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In Western music, probably others, a root note, say middle C, and the octave above are differ by an order of two in regards to frequency of the note.

When played together, they sound completely harmonious, if a little boring. And there are 11 notes between them, each jumping up about 2^1/12 between them, with some corrections made for Western music that I don't care about here.

What if instead of an octave frequency differing by a factor of 2, it differed by a factor of 3?

Part of what makes a factor of 2 in 12 semitones work is that 2^(7/12) ~ 3/2 and 2^(5/12) ~ 4/3 for the fifth and fourth respectively. Would a different number of intervals work for an 3x octave? Has anyone tried this and did it work or are our ears too attuned to the Western scales?

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    What is the motivation of this question? Why the number 3, rather than 5, 7 or π? You seem to neither know how it would sound, nor know how to calculate the interval sizes... perhaps asking about how to do it would be a better direction for exploration? Commented Aug 11, 2023 at 18:09
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    No, 2 is not just a status quo. For most people, sounds an octave apart sound very similar, which is perhaps due to the inner ear structure, which gives the factor of 2 a very special place. Factor of 3, while consonant, doesn't have the same property. With various equal divisions of 3 you will get some intervals which sound ok (in Western standards), and some which sound bad. I expect the same for mostly any number. Commented Aug 12, 2023 at 2:39
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    You say "in Western standards", and that's a key point right there. What sounds similar or consonant is at least in part a cultural phenomenon. In other words, very much the status quo.
    – Robert M.
    Commented Aug 12, 2023 at 9:25
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    FYI: Anybody who wants to hear a 3:1 interval, Just play a "C" on your piano, and then play the "G" an octave and a half higher (or, play any note, and then play whatever note is 19 semi-tones higher.) It's not exactly 3:1 (thanks, J.S. Bach!) but it's really close: Approx 2.997:1. Commented Aug 12, 2023 at 17:37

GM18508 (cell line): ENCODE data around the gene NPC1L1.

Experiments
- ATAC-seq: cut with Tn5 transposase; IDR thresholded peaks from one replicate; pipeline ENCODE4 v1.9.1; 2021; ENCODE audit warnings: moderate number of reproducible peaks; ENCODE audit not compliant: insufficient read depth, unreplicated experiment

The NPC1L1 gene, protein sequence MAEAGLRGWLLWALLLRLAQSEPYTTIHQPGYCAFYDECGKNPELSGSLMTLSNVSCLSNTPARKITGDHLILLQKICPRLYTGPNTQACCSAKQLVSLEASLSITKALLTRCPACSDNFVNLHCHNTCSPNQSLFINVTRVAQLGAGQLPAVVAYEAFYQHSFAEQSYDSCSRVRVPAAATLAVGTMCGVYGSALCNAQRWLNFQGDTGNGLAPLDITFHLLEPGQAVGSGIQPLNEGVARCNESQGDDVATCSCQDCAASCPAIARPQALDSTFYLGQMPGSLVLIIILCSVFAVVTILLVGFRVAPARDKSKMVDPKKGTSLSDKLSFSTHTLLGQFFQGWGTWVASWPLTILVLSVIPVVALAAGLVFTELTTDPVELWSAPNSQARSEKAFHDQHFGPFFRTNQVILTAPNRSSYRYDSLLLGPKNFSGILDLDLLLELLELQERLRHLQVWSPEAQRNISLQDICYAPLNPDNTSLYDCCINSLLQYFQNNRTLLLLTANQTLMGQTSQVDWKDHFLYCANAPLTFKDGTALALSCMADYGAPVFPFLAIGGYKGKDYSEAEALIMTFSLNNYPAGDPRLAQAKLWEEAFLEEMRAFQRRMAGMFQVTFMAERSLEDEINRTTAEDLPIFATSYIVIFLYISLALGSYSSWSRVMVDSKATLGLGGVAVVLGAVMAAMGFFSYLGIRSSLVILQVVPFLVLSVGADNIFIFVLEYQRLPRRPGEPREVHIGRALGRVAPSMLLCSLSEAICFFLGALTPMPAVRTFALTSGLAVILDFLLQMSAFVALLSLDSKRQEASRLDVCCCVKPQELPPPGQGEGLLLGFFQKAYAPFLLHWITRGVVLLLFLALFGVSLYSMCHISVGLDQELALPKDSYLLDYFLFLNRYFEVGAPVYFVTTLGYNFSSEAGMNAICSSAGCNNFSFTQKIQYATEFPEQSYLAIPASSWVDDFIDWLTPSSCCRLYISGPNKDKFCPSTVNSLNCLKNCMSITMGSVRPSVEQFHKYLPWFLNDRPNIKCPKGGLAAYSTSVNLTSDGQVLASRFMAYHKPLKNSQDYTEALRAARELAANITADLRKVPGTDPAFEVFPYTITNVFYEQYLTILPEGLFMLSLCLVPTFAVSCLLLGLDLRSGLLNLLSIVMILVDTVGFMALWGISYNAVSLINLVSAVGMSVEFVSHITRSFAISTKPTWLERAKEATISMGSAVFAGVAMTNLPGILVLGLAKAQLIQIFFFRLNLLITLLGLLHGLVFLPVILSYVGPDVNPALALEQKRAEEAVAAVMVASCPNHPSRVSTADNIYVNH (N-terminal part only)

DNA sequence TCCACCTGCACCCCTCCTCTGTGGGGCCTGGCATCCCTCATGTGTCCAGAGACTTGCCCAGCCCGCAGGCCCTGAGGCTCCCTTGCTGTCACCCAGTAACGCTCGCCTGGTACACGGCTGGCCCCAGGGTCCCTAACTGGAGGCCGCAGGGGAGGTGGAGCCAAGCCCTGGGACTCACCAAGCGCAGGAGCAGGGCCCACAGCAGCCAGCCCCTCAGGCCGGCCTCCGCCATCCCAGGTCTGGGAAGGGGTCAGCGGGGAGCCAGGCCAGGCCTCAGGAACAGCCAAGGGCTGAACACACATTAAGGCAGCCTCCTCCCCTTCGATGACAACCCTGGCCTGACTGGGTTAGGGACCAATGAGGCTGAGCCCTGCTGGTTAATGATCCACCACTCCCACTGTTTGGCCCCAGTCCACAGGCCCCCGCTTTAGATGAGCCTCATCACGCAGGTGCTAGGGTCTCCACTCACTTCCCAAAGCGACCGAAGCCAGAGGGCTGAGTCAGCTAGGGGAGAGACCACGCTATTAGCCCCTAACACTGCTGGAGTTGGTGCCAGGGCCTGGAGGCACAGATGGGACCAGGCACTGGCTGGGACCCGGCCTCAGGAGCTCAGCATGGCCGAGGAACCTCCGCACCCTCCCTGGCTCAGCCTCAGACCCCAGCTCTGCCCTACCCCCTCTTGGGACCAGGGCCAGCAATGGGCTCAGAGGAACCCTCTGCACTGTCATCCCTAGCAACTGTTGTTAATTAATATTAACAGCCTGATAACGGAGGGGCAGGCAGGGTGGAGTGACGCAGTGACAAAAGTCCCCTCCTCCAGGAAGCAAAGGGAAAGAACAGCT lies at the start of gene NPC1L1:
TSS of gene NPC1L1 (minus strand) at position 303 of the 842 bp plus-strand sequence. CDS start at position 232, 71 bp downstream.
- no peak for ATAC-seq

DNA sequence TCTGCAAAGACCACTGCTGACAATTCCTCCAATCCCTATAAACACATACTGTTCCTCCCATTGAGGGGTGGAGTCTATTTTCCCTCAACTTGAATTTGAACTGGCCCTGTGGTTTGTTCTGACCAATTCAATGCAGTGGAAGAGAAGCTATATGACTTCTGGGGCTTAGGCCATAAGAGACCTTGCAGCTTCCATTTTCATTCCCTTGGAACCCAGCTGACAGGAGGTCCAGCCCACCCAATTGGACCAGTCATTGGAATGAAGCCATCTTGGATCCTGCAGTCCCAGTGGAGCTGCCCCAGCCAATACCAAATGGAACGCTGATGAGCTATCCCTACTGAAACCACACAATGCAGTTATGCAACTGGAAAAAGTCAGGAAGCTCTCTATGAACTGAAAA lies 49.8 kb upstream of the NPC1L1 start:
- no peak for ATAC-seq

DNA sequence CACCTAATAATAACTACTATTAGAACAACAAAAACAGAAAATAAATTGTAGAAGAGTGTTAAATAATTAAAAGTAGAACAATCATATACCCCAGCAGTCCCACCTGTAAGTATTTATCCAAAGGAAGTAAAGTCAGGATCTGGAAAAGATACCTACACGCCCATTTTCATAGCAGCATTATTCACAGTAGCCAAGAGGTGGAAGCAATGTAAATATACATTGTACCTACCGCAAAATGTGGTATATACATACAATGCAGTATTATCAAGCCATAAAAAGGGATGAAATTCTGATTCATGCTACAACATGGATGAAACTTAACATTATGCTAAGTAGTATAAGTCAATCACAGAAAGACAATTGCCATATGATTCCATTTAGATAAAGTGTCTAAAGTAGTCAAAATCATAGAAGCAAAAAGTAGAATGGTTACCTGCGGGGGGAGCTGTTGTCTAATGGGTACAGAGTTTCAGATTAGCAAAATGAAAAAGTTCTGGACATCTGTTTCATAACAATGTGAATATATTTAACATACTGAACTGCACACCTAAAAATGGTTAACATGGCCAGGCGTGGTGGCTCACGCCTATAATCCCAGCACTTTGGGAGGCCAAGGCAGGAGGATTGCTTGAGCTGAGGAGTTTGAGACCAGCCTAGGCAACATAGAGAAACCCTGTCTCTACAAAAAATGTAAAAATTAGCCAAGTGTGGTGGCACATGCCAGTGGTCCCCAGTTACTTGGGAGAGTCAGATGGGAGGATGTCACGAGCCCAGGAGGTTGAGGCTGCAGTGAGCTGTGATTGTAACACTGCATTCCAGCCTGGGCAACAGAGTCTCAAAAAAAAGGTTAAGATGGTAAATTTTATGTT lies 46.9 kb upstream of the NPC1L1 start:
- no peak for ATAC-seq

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    I suggest dividing a "tritave" into 19 equal parts.
    – mathlander
    Commented Aug 12, 2023 at 21:48

1 Answer 1

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The tripling of the root frequency being considered as the unison is the basis of the Bohlen-Pierce scale. This scale in its equal-tempered chromatic form has thirteen 'semitones' of approximately 146.3 cents between the root and the 'tritave' (semantic equivalent of the octave), and in its diatonic form has ten notes (inclusive) between the root and the tritave. It has 'major' and 'minor' chords, and many of the concepts from standard music theory can be applied to the B-P scale analogously.

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    I had never heard of this, so I went looking and I've been listening to some examples, especially Elaine Walker's stuff. Holy...it's amazing.
    – Robert M.
    Commented Aug 12, 2023 at 9:23
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    The semantic equivalent of octave (eighth step from latin octava) would not be tritave (which is even linguistically wrong, the third step would be the tertia). If it is made up of 10 diatonic steps (inclusive) it would be the decime.
    – Lazy
    Commented Aug 12, 2023 at 11:27
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    To address the "numerical coincidences" in last part of the OP's question: the Bohlen-Pierce scale exploits the fact that 3^(3/13) ≈ 9/7, 3^(4/13) ≈ 7/5, and 3^(6/13) ≈ 5/3. Commented Aug 12, 2023 at 13:09
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    @RobertM. Would you have an example of song (Youtube or other) by Elaine Walker which is representative of this style? I'd love to discover it!
    – Basj
    Commented Aug 12, 2023 at 21:52
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    @Basj youtube.com/watch?v=60SYLdMYvcE or ziaspace.com/ZIA/mp3s/StickMen.mp3
    – James K
    Commented Aug 13, 2023 at 11:14

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